what is your first line of action 失踪女教师告别信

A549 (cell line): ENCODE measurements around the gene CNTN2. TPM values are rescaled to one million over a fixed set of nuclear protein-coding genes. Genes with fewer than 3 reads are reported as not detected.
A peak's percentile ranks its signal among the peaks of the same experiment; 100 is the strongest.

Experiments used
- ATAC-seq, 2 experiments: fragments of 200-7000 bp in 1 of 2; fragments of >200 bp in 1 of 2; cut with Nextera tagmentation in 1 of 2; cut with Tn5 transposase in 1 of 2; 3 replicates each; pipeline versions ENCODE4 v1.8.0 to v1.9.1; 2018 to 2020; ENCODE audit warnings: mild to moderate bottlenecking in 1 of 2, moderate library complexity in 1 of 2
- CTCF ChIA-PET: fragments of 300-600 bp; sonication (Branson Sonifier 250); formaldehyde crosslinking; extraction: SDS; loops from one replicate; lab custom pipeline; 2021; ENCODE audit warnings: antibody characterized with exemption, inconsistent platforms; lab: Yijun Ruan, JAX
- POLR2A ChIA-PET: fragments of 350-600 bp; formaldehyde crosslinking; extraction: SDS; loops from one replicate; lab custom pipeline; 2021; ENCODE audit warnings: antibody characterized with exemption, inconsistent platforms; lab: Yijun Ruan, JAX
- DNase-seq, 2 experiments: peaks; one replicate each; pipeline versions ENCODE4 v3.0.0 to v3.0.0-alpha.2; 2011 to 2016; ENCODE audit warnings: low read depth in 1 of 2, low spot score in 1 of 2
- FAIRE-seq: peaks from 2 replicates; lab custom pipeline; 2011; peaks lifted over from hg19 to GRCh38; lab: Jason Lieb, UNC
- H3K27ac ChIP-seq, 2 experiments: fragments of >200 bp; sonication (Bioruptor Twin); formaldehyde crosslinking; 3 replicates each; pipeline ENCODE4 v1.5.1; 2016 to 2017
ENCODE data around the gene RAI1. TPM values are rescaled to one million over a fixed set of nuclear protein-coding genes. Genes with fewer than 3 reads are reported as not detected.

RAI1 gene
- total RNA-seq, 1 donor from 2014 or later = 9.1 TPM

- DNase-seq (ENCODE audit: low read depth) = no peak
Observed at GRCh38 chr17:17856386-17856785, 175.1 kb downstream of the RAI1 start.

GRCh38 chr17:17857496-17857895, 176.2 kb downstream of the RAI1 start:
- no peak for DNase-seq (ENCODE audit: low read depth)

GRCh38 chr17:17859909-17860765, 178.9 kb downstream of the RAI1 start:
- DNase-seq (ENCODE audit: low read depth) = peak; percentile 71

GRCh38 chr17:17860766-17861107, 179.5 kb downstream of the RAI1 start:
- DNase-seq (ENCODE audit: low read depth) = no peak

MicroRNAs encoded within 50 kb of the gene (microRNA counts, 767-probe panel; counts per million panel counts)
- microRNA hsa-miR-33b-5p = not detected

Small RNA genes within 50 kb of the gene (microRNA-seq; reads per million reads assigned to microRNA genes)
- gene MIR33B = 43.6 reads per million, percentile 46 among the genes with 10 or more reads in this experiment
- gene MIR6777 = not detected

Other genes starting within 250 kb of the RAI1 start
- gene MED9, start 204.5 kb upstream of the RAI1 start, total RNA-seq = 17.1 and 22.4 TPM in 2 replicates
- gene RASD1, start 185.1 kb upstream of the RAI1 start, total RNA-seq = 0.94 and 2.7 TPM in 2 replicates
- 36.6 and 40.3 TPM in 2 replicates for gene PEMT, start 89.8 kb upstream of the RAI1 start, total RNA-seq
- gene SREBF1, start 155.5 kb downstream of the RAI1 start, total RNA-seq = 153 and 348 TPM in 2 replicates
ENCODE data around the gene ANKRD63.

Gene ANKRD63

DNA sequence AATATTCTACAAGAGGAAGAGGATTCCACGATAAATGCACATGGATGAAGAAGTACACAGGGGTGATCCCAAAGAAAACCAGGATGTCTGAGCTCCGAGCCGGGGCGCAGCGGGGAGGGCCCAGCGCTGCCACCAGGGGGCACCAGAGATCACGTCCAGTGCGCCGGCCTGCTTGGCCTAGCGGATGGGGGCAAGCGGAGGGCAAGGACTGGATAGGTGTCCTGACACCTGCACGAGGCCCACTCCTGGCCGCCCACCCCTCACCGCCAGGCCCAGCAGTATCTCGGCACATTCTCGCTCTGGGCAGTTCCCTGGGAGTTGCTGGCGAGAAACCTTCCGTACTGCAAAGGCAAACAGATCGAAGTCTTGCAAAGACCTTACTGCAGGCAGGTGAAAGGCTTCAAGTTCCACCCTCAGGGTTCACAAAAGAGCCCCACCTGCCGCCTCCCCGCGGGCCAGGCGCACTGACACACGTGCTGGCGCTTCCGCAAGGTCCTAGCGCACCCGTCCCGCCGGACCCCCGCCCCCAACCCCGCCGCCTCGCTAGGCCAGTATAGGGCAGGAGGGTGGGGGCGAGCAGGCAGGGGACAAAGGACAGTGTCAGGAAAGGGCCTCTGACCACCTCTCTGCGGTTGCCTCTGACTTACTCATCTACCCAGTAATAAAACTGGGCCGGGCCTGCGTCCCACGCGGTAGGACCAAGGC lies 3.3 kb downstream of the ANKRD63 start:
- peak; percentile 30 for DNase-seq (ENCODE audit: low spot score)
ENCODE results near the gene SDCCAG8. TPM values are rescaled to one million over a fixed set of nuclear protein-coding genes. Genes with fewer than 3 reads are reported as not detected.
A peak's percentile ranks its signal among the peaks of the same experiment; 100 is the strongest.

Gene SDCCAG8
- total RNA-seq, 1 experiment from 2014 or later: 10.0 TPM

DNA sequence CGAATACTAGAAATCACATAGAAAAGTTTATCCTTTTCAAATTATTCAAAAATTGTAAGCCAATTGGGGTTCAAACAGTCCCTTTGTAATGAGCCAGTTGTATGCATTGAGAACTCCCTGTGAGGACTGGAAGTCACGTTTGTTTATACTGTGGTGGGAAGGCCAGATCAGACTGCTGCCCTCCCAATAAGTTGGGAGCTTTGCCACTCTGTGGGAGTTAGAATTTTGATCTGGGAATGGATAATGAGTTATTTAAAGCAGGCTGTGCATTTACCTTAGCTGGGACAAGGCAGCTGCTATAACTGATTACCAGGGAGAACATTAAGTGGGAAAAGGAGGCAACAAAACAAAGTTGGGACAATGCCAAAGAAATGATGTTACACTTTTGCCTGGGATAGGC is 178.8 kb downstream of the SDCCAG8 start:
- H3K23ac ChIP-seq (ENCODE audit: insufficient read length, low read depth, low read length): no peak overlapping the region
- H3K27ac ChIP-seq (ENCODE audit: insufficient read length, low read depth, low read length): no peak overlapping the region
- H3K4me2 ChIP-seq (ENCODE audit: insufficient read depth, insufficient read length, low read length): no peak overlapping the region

Business "How come you didn’t ask for help?" "Oh, I didn’t want to bother anyone…" I can’t tell you how often I hear this from people. In our quest to be independent, self-sufficient, and successful, we often avoid the very thing we most need to do – asking for help. When you find yourself stuck, struggling, overwhelmed, or afraid, what is your first line of action? Do you ask for help or do you fill your head with stories like: * I don’t want to bother anyone… * Everyone is really busy, they couldn’t possibly have time to help… * If I ask for help it’ll appear that I can’t do everything on my own and I’m not willing to be that vulnerable… Snap out of it! This isn’t about curling up into a co-dependent ball and acting helpless. You’re smart, intelligent, and capable. It is this very reason why you need to be able to discern when you need to ask for help and then ASK. Speak Up for goodness sakes! I have been reminded of this recently in some really personal and heart-wrenching ways. My entire family that I love so dearly is really reluctant to ask for help. I’ve seen people suffer in physical and emotional pain because they didn’t want to bother anyone. I even attended a funeral of a loved one who might very well be here today if she would have skipped the "I don’t want to bother anyone" and reached out. Whether your need is physical, emotional, or practical, the people in your circle of personal and professional contacts want to help. That’s right, unless you are the kid crying wolf demanding help at every step, the people who care about you really do want to be there for you. Here’s the catch, they can’t be there for you if you don’t ask. Most people are not mind readers. I admit that I come from the same gene pool of folks who don’t want to ask for help, but I’ve learned that as independent and strong as I am, I can’t do it all alone. I will totally own the fact that I can still be resistant to accepting help at times (you ought to see me when I have the flu!), but I have learned how to be more open and willing to ask for help when I really need it. It doesn’t have to be a monumental request; sometimes it can be something very simple but infinitely meaningful. People succeed and live meaningful lives because of the connection and support of others. Holds true in all areas of life. Period. End of Story. My coach request to you is… 1) Just notice if there is anything you have been struggling with that you could really use help with. It may be practical action in business (like updating your website) or simply needing to connect with other people so you don’t feel all alone in the situation you’re experiencing. 2) List on a piece of paper at least one thing (big or small) that you could really use help with in the next week. 3) Think of family, friends, colleagues, or trusted contacts who could help. 4) ASK them to help. It’s not rocket science, but it sure feels that big because of all the stories we tell ourselves about what it means if we need help (things like "I’m not good enough", "I’ll never make it on my own", "What will others think?", "Only the weak need help", etc.). Then the flood of emotions rushes in and we get paralyzed in place. The more we stay stuck the more overwhelmed, panicked, stressed, fearful, angry, and tense we get. Then we repeat the cycle a few more times until we’re on the brink. Stop the self-sabotage and super-person act, take a deep breath, and then give yourself permission to do the exercise and ask for help. Here’s the thing, not only will you get the thing you need most, but I am willing to bet that in the giving others will benefit as well. I know whenever I get to help someone out I really cherish the opportunity and receive what I most need as well. Copyright (c) 2009 Paula Gregorowicz About the Author: 相关的主题文章:

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